But despite a booming opening year in Nashville in 2005, attendance for the World of Bluegrass event has declined and remained relatively stagnant. According to the Nashville Convention and Visitors Bureau, the number of room nights booked for the event dropped by more than 700 over the past five years.
The industry also provided IBMA more than $330,000 in incentives over the past seven years, and the IBMA failed to hit certain thresholds for hotel nights.
The success of similar alt-genre events like the red-hot Americana Music Festival and Conference and songwriters’ festival Tin Pan South make the IBMA’s failure to stick in Nashville even more glaring.
“Looking at what works and what doesn’t, the [IBMA’s] model was tired and it hadn’t changed,” NCVB president Butch Spyridon said. “The CMA Fest had declining attendance for five or six years out at the fairgrounds; they spent two years working on, ‘What are we going to do? How are we going to change?’ ... and it’s been a success by any standard, and any measurement.”
But for the IBMA, the abandonment of Nashville is about simple math. IBMA executive director Nancy Cardwell said most of the bluegrass industry works on a part-time or even volunteer basis. Booking hotel rooms that cost at least $150 per night for a whole week can be a daunting prospect.
“With the economy, if you have something you do for fun or part time, and you’re on a tight budget, an annual convention is something you would cut out. It’s just gotten too expensive,” Cardwell said.
Not only does Raleigh provide cheaper lodging, but it also allows the World of Bluegrass event to be “a bigger fish in a medium-sized pond rather than being in a large pond in Nashville,” Cardwell said.
“[The move] will be a chance for us to refigure our events ... just making the whole thing a little leaner and meaner and less expensive.”
The transition to Raleigh is also vital for the organization, which has operated at a deficit over the past five years, according to tax records. Tax filings show that the IBMA operating expenses outweighed revenues by $30,000 in 2010.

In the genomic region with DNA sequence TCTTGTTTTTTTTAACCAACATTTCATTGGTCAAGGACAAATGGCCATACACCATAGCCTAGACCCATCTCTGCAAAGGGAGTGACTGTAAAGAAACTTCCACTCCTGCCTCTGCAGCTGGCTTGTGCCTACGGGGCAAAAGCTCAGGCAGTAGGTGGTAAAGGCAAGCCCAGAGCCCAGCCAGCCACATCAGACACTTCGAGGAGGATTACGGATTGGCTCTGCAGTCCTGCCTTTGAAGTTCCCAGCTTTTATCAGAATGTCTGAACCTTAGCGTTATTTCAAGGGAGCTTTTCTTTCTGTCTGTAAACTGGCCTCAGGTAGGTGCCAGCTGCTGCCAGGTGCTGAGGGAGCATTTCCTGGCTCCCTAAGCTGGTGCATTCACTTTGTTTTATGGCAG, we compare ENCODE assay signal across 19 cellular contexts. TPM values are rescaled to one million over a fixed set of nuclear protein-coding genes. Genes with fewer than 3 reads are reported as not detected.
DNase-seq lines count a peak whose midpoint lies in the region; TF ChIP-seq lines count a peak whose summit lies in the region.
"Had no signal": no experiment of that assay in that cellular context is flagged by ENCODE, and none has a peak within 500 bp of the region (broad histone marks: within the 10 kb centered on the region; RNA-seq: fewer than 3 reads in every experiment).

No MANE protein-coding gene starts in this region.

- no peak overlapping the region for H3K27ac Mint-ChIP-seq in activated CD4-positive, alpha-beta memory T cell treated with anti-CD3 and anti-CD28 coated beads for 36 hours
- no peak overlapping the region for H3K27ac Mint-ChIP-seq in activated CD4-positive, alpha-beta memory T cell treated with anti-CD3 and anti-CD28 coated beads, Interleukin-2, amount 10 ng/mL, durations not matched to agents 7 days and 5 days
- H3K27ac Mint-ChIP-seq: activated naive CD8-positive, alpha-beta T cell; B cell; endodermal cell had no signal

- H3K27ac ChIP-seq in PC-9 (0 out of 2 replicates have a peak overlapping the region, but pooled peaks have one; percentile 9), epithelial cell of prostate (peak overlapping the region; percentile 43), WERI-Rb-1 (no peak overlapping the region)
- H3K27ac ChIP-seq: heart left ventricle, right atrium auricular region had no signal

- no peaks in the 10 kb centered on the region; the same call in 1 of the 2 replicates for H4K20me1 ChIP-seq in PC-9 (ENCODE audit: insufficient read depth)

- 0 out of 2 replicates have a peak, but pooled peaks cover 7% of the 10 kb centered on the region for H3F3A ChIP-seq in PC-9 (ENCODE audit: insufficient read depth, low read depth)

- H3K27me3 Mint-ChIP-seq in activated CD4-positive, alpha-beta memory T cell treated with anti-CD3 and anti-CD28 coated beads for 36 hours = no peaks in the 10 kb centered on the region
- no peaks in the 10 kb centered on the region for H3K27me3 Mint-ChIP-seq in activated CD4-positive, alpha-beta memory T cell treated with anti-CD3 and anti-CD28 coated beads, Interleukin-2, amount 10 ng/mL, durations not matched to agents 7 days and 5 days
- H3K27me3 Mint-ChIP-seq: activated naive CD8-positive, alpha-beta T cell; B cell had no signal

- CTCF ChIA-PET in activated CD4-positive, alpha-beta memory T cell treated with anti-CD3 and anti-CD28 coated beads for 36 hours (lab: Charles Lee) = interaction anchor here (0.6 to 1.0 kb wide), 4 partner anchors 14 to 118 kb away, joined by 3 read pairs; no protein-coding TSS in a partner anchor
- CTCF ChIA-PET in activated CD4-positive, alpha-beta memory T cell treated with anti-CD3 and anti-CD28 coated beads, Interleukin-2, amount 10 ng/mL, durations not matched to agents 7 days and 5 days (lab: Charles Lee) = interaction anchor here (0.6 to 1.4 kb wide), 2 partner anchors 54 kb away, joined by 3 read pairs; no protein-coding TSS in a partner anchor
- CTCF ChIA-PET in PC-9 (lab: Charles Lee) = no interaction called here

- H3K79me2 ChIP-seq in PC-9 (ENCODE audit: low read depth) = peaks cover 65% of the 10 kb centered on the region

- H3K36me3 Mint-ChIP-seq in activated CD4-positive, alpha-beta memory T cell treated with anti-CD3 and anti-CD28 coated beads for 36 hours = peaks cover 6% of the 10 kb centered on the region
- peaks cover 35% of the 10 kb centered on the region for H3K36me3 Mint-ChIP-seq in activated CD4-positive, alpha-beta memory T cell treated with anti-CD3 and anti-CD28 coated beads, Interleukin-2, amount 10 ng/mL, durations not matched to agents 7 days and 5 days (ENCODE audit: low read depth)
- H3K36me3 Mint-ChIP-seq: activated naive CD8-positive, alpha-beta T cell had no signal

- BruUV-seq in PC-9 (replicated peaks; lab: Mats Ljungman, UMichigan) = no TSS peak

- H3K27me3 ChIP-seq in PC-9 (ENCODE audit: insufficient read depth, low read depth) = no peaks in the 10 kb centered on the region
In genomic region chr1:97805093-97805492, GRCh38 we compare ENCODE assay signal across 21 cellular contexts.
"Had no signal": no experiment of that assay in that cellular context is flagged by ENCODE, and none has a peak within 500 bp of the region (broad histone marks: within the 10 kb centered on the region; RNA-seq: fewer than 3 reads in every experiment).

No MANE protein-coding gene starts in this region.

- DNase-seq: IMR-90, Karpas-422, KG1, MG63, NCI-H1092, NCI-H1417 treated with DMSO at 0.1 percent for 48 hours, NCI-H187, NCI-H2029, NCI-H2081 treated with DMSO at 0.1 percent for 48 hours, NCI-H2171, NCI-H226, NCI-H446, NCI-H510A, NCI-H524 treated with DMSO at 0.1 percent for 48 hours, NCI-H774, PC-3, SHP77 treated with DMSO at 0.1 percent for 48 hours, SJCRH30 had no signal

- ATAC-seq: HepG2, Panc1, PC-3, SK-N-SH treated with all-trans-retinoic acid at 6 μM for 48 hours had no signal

In addition to being at a crossroads from a financial standpoint, the IBMA is also at a cultural fork in the road. When Spyridon worked with the organization in Nashville, he recommended they reach across genres to appeal to a new crowd.
“I look at bluegrass, there hasn’t been a great outreach to the newer and crossover artists,” Spyridon said. “In order to pump new life and get media attention and bring in new fans, you have to cultivate new artists.”
In the bluegrass world, that argument has turned into what one source described as a “fistfight.”
The IBMA, some argue, should pursue new-style artists like the Old Crow Medicine Show or Yonder Mountain String Band. But Jones, a bluegrass radio host in North Carolina, fears that opening the door for new styles could dilute the brand while not providing a fix for financial woes.
“There’s a difference between going to a bluegrass festival with folks sitting in chairs … or a festival [like Bonnaroo],” Jones said. “Are those two cultures going to mix? They are not going to mix. No matter how much peace, love, understanding and five-string banjo you sprinkle over them.”
But regardless of the direction the IBMA takes, Cardwell maintains they will continue to call Nashville home. In a couple of years, the IBMA will also ask Nashville for a bid on the next three-year cycle for World of Bluegrass, Cardwell said.
And Bush, who is nominated for two IBMA Awards, said Nashville’s current offering of bluegrass talent is as good as it’s been since that memorable night at the Ryman in 1945.
“In the ’70s, there were only a couple of places to play ... compared to now, with the more high-profile of bluegrass musicians that live around Nashville, the opportunities to play more bluegrass, and the bluegrass members on the Grand Ole Opry, it’s obviously grown,” Bush said.
“It’s no accident that the IBMA being in Nashville has, I believe, helped that along and raised the visibility of bluegrass music.”